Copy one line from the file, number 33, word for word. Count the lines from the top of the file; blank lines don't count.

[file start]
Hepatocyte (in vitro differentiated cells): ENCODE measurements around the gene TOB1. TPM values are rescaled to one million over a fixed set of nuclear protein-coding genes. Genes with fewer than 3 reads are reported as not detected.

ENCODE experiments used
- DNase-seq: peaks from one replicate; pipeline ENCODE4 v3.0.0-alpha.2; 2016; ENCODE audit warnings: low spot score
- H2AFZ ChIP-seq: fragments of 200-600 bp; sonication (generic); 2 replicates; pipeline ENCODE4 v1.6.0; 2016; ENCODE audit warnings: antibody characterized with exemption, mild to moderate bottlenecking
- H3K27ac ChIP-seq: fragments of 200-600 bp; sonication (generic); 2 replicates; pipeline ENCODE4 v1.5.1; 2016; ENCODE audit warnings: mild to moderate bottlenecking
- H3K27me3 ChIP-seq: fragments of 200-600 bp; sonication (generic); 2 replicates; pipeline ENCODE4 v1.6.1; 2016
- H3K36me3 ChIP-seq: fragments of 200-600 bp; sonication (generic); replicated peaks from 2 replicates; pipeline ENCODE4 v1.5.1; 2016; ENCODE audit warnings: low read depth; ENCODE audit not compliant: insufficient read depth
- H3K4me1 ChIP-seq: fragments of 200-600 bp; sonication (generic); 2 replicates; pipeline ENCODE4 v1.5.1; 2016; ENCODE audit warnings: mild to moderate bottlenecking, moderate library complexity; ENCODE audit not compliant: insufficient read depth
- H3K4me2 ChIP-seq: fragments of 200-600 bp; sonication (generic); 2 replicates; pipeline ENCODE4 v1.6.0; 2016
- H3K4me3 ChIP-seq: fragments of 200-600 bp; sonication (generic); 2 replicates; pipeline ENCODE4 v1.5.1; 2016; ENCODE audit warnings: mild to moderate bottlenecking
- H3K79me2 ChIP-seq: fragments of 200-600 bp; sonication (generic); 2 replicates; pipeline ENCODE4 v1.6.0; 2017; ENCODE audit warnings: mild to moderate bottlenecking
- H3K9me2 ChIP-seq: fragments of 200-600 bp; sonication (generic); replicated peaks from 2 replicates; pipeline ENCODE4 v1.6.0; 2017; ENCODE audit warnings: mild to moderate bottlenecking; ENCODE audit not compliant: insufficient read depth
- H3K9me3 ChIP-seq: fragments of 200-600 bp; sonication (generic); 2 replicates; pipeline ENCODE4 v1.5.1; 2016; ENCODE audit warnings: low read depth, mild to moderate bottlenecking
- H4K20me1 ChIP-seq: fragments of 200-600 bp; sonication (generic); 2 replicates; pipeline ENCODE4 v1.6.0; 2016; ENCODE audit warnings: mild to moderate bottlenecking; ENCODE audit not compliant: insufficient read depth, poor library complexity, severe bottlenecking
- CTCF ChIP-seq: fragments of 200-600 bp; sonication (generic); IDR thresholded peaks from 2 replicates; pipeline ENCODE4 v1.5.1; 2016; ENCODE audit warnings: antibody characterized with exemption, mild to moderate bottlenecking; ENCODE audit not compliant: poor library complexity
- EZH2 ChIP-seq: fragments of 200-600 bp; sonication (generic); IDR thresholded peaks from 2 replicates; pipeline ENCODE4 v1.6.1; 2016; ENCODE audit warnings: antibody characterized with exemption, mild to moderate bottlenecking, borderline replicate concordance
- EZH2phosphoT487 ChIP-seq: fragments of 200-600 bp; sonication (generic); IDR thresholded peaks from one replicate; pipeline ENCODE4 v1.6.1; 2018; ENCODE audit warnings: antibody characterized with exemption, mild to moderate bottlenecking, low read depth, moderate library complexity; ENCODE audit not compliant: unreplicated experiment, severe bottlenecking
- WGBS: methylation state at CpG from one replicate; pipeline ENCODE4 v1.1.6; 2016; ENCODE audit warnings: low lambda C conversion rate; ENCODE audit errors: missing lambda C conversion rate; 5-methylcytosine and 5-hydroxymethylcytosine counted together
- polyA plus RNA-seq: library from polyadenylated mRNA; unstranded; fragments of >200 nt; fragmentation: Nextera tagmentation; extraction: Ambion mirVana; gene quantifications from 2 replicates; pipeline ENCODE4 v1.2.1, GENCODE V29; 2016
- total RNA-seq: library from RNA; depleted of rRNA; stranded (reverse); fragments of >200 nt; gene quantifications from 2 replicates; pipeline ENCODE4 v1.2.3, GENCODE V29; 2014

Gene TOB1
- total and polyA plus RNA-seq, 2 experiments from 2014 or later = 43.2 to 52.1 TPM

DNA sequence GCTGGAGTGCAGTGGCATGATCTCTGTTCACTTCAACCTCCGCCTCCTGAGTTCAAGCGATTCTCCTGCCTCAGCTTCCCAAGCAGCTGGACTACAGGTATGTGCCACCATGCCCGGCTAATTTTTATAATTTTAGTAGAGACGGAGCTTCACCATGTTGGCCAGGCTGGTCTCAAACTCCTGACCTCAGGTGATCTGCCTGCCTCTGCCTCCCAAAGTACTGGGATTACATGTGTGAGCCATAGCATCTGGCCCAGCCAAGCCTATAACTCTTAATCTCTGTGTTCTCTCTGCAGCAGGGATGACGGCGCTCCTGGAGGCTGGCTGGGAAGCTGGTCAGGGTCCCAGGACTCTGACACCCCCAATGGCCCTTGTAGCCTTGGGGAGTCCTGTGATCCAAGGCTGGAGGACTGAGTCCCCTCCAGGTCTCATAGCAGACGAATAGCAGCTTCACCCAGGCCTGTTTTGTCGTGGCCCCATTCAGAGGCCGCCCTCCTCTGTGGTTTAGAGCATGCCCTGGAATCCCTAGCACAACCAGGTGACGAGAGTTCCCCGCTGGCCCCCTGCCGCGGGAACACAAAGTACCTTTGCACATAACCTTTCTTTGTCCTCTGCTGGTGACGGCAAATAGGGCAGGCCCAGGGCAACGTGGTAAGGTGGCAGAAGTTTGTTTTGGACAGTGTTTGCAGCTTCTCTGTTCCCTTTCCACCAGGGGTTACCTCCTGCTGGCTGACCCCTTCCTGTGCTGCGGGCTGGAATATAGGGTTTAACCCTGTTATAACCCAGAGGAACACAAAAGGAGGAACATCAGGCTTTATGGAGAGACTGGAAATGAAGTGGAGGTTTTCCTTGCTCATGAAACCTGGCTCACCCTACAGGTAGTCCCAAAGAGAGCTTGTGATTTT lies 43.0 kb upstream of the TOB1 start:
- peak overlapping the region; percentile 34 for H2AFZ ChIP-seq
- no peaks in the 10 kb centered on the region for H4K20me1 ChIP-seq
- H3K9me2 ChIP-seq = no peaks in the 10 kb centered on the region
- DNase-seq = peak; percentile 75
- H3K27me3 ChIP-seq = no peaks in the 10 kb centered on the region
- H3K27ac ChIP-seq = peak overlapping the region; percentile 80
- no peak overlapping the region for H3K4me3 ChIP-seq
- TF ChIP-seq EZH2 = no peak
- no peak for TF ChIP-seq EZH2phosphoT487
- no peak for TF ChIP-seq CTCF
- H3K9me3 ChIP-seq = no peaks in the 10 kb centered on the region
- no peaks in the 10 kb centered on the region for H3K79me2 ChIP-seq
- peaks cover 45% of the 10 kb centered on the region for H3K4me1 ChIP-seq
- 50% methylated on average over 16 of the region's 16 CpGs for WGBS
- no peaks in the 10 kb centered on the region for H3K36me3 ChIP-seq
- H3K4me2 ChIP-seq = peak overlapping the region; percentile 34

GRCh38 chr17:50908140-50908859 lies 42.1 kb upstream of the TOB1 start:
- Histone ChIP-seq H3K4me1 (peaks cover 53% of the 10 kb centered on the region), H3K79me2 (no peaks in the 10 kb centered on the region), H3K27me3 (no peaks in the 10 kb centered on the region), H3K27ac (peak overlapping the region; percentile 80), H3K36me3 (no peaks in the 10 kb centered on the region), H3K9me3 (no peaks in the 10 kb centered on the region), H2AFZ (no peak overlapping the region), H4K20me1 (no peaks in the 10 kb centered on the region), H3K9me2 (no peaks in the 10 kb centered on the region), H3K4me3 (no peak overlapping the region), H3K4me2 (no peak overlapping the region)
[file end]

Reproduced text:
- no peak for TF ChIP-seq CTCF